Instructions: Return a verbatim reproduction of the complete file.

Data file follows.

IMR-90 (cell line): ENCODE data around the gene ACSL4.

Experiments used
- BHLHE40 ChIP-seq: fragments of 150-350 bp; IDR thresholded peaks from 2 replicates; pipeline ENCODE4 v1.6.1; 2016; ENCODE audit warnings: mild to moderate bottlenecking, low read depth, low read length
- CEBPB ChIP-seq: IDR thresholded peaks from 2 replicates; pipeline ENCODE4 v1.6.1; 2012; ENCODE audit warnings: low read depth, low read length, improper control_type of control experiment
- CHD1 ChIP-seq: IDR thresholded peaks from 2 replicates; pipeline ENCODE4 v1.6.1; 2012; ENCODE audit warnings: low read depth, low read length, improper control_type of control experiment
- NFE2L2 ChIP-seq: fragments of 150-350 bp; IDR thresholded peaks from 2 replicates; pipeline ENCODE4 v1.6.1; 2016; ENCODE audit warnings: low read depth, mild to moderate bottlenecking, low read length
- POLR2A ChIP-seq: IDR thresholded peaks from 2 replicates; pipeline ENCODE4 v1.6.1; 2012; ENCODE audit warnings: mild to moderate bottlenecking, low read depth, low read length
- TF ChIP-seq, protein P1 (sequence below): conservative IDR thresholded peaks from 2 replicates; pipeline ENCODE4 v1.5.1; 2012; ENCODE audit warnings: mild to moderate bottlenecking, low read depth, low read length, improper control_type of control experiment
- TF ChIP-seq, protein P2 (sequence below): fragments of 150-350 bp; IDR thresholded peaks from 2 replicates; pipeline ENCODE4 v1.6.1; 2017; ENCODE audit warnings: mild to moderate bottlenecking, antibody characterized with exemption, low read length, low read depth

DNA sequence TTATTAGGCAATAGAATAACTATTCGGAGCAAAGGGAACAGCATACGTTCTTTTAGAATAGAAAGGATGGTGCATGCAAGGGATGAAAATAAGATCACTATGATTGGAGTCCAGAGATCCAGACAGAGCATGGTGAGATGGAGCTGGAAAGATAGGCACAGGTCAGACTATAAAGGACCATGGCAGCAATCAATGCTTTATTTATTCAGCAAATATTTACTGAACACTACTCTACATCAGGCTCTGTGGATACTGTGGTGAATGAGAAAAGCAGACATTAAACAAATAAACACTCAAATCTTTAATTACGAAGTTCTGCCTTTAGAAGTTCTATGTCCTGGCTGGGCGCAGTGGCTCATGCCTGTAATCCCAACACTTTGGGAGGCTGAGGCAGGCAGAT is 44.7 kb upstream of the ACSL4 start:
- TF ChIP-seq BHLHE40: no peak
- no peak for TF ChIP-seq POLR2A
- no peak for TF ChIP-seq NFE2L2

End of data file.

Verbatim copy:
IMR-90 (cell line): ENCODE data around the gene ACSL4.

Experiments used
- BHLHE40 ChIP-seq: fragments of 150-350 bp; IDR thresholded peaks from 2 replicates; pipeline ENCODE4 v1.6.1; 2016; ENCODE audit warnings: mild to moderate bottlenecking, low read depth, low read length
- CEBPB ChIP-seq: IDR thresholded peaks from 2 replicates; pipeline ENCODE4 v1.6.1; 2012; ENCODE audit warnings: low read depth, low read length, improper control_type of control experiment
- CHD1 ChIP-seq: IDR thresholded peaks from 2 replicates; pipeline ENCODE4 v1.6.1; 2012; ENCODE audit warnings: low read depth, low read length, improper control_type of control experiment
- NFE2L2 ChIP-seq: fragments of 150-350 bp; IDR thresholded peaks from 2 replicates; pipeline ENCODE4 v1.6.1; 2016; ENCODE audit warnings: low read depth, mild to moderate bottlenecking, low read length
- POLR2A ChIP-seq: IDR thresholded peaks from 2 replicates; pipeline ENCODE4 v1.6.1; 2012; ENCODE audit warnings: mild to moderate bottlenecking, low read depth, low read length
- TF ChIP-seq, protein P1 (sequence below): conservative IDR thresholded peaks from 2 replicates; pipeline ENCODE4 v1.5.1; 2012; ENCODE audit warnings: mild to moderate bottlenecking, low read depth, low read length, improper control_type of control experiment
- TF ChIP-seq, protein P2 (sequence below): fragments of 150-350 bp; IDR thresholded peaks from 2 replicates; pipeline ENCODE4 v1.6.1; 2017; ENCODE audit warnings: mild to moderate bottlenecking, antibody characterized with exemption, low read length, low read depth

DNA sequence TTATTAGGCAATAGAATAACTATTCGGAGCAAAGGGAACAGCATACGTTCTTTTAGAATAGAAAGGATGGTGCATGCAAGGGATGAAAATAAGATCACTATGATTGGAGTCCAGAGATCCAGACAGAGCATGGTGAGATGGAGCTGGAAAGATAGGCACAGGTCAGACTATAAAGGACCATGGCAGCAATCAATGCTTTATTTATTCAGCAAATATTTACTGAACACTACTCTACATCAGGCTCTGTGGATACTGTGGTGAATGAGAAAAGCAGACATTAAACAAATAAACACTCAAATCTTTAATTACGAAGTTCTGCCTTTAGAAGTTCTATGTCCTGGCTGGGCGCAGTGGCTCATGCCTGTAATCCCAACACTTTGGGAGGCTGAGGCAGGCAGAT is 44.7 kb upstream of the ACSL4 start:
- TF ChIP-seq BHLHE40: no peak
- no peak for TF ChIP-seq POLR2A
- no peak for TF ChIP-seq NFE2L2